Yin and yang of Will Grayson

Will Grayson, Will Grayson by John Green and David Levithan; published by Dutton Books, an imprint of Penguin Books, New York, 2010; 310 pages.

We’ve all Googled ourselves to see how many people have the same name, right?  Well, for Will Grayson, there are at least two in the Chicagoland area, at least in this collaborative novel by superstar authors Green & Levithan.  Each author has created a Will Grayson; one straight, one gay, both angsty teens.  A chance encounter in a most unexpected location leads the pair, and a wonderful cast of friends and family, through a painful but ultimately redeeming journey for love.  But not romantic love necessarily, but “love” in the neighborhood sense, in the familial and friendly sense.  In terms of unconditional “being there” for one another.  And the standing ovation at the end of the book just might have you standing, applauding, too.

Ah, my experience with collaborative books is not great.  I don’t really enjoy reading them.  Too often, the author’s disparate voices detract from the storytelling.  To get around that issue, Levithan and Green each speak, in alternating chapters, as one of the Will Graysons.  We start with Green’s Grayson: straight, two parents at home, close friends, and struggling with typical teen troubles.  Then we shift to Levithan’s Will: gay, single-parent family, struggling financially, and written in all lower-case (to express his depression & self-esteem issues).  As their paths cross, the storylines cross and we see both sides of their journey.  Immediately, I was sucked into their stories, wondering how their paths would cross.  Both characters were accessible from the start; I was a little concerned about the depths of depression Levithan wrote about, but the further I read, the more understanding I had for his biological and environmental triggers.

Really, this collaboration works.  It works as a story.  More importantly, it works to compare the lives of young men whose lives aren’t really that different after all; they just approach problems from different perspectives.   In the end, aren’t we all looking for unconditional love from those closest to us?

4P     4Q     Grade Level: 10 and up

Cover Art: Eh, a burst of red light from a black background, not really an attention-getter.  But I had to do a double-take to see if the title was just Will Grayson or if was doubled as the type was superimposed.  (All the intriguing background images DID NOT pop on my library copy as they do in this picture of the cover).  IMHO, I think the authors’ reputations will put this book into the most hands.

From Reading Lists: Sexual Identity, Best Books for Young Adults (YALSA) nominee 2010


Treat yourself to Hamburger Halpin

The Dark Days of Hamburger Halpin by Josh Berk; published by Alfred A. Knopf, New York, 2010; 248 pages.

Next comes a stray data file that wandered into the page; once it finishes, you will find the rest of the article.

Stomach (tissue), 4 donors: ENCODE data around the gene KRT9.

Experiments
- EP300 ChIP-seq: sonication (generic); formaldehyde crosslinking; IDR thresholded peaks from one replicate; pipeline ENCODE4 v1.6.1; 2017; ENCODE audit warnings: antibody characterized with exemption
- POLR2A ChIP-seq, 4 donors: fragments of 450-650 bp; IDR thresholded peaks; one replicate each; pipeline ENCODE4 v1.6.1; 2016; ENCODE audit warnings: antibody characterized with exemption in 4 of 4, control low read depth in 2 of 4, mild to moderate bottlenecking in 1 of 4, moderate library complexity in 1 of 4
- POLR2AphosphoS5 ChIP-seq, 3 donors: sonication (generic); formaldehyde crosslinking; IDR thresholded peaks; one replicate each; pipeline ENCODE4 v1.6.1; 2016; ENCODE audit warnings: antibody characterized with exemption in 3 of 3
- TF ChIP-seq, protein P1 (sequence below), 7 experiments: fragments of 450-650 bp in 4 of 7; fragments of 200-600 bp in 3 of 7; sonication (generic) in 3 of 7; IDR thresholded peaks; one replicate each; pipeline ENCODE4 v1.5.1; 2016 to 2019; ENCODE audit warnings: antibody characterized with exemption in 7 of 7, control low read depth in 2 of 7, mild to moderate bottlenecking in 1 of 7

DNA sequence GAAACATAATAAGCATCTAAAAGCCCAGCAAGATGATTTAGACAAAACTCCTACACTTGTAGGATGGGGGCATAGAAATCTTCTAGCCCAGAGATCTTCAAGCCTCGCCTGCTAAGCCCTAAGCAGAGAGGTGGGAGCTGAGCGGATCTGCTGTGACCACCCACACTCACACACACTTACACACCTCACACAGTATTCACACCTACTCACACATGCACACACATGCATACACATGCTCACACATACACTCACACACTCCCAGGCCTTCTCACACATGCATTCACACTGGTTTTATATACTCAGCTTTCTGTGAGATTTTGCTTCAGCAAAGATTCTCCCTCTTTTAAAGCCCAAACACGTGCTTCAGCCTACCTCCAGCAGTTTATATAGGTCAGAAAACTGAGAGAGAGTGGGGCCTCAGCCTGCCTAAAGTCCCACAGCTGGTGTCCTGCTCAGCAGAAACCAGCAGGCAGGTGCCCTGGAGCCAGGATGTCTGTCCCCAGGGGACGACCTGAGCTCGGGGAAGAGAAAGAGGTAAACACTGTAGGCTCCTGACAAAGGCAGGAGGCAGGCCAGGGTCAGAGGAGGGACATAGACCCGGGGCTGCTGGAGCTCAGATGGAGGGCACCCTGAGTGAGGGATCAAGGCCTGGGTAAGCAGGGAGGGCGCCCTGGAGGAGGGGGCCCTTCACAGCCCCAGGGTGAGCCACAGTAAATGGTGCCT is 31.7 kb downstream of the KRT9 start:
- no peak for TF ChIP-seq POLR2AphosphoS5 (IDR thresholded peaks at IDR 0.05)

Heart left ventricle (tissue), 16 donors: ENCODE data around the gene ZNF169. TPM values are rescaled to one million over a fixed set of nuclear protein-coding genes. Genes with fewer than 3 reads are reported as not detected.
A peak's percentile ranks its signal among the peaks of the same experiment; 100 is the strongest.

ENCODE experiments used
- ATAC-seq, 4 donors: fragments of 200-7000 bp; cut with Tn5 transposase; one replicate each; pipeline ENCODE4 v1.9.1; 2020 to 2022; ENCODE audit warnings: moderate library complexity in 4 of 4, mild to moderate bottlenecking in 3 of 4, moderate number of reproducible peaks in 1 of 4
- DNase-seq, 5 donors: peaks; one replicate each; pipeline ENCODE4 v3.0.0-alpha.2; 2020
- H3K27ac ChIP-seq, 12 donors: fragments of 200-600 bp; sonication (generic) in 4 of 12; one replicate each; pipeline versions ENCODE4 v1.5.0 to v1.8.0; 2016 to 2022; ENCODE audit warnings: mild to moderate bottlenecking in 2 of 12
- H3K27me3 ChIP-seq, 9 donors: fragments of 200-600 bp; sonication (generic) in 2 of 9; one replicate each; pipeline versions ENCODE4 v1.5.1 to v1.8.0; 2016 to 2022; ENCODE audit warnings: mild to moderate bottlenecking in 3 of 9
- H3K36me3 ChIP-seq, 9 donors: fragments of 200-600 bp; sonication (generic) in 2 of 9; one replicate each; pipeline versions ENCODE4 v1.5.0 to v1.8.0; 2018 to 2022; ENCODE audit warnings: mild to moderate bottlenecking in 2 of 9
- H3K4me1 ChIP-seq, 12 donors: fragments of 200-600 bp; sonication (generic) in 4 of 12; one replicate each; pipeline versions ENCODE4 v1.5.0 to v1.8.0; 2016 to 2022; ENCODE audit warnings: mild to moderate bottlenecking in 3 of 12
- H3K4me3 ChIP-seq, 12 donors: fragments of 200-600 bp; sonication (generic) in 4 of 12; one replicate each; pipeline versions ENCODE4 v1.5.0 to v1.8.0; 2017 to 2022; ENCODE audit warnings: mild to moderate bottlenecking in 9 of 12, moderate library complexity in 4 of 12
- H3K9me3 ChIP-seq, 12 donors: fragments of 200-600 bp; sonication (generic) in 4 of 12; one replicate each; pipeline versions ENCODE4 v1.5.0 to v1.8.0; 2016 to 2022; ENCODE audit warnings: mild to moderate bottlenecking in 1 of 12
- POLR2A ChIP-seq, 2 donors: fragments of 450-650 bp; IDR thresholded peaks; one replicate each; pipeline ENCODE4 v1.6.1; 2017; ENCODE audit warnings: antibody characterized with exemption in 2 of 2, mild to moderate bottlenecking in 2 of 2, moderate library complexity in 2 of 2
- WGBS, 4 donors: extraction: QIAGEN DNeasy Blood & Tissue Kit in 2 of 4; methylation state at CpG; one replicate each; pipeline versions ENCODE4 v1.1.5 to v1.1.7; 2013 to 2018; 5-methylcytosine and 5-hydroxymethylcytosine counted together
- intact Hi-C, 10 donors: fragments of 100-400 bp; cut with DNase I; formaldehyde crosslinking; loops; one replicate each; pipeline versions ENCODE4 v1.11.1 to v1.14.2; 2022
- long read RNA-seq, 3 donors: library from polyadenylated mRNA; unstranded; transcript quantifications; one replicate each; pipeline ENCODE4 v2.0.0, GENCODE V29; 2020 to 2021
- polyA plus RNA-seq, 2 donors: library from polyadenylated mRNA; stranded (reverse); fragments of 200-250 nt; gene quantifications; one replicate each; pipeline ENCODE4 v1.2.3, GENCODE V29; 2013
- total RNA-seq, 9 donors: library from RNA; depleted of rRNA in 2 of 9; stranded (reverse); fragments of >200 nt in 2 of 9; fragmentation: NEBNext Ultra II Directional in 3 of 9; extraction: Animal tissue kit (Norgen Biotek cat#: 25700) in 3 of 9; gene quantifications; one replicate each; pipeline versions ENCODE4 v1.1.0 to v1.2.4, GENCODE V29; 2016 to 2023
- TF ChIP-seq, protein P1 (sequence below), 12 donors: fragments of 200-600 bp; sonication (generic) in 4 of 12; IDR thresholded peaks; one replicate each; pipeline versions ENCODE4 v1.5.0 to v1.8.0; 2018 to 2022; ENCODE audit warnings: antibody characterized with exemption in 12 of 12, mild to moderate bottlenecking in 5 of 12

High school is hard.  It’s hard to fit in and harder to stay “in” once you are in.  Take the tale of Will “Hamburger” Halpin.  He’s been an outsider ever since his hearing quietly faded into nothingness.  He learned how to lip-read and that would seem to be a superpower in the world of the school bus.  After a little battle about “normal” at his school for the hearing impaired, Will chooses to go mainstream at the local high school–local as in coal country Pennsylvania.  While riding the bus, he gets the back stories of many of his peers; who’s in the “in” crowd and who’s on the outs, the freaks, and geeks, and outsiders like himself.  After a disaster on a class field trip to the local mine, Hamburger Halpin and his new buddy “Smileyman” use their individual super-sleuthing powers to solve the crime.  They even find a way to solve a century-old family mystery and figure out a little bit about high school dynamics while they’re at it.

Nothing I can say can prepare you for this laugh-out-loud-but-sometimes-darkly-deep book.  If you’ve read Fat Kid Rules the World, you have a nodding acquaintance with Will Halpin as he has so much in common with Troy “Big T” Billings.  But where Troy’s world is edgy New York City, Will’s world is rural PA.  My overall impression is that these two books are read-alikes, with Berk’s story a little less urban than Going’s tale.

For a debut YA novel, Berk has hit a home run.  He has captured the humor and angst that teens face daily as they posture for position in an ever-changing social environment.  A little mystery, a lot of self-discovery, and a pinch of voyeurism make this an easy read, and a tale that just might stay with you for awhile.

On a personal note: YAY!  Josh Berk is the son of two librarians and is a librarian himself (according to information on his website and on the jacket flap).  Go, Librarians!  Keep using your superpowers!

4P     5Q     Grade Level 9-12+

Cover Art: Ah, to my big complaint.  One review I read before picking up this book led me to believe that this might be a good read for reluctant readers and middle schoolers.  After looking at the cover, I thought this book was more on the middle school reading level.  Then I read the book.  This is definitely a book for high schoolers who will best relate to the characters, situations and political innuendo (OK, I’m referring to the casino issue and the Chambers family).  So who approved the cover of this book?  It may turn off the right readers and appeal to the wrong ones.  As Ranganathan said, “Every book its reader;” this cover may prohibit that from happening.

From Reading List: Best Books for Young Adults (YALSA), nominee 2010

RSS Braingle’s Teasers